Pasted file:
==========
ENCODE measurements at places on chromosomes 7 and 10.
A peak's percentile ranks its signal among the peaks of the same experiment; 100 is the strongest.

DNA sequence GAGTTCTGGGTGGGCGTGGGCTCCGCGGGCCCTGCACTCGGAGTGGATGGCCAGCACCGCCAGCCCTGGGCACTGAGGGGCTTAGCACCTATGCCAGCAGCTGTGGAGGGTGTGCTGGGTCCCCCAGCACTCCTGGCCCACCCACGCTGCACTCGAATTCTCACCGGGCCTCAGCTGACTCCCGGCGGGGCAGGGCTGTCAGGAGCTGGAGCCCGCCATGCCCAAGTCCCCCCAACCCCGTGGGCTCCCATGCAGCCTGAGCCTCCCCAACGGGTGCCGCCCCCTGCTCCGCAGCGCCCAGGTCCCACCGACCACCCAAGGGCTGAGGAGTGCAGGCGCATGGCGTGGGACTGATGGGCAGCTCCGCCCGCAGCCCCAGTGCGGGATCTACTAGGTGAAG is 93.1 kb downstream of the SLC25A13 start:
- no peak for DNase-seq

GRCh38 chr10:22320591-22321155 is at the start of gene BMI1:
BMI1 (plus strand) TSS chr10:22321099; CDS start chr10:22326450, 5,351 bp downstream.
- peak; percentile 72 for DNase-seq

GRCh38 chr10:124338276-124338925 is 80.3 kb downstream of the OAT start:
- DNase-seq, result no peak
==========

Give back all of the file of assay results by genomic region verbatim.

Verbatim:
ENCODE measurements at places on chromosomes 7 and 10.
A peak's percentile ranks its signal among the peaks of the same experiment; 100 is the strongest.

DNA sequence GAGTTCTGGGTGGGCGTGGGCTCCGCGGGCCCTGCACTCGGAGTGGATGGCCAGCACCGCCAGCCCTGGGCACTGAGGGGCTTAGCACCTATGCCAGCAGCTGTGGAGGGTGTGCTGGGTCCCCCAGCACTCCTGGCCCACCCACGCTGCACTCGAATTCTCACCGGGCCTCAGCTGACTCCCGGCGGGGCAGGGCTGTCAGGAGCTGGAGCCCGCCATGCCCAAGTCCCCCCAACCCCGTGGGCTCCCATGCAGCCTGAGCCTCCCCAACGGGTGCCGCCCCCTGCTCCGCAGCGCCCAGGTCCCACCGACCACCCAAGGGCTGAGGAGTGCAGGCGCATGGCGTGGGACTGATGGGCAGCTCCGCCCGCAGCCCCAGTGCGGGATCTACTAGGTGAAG is 93.1 kb downstream of the SLC25A13 start:
- no peak for DNase-seq

GRCh38 chr10:22320591-22321155 is at the start of gene BMI1:
BMI1 (plus strand) TSS chr10:22321099; CDS start chr10:22326450, 5,351 bp downstream.
- peak; percentile 72 for DNase-seq

GRCh38 chr10:124338276-124338925 is 80.3 kb downstream of the OAT start:
- DNase-seq, result no peak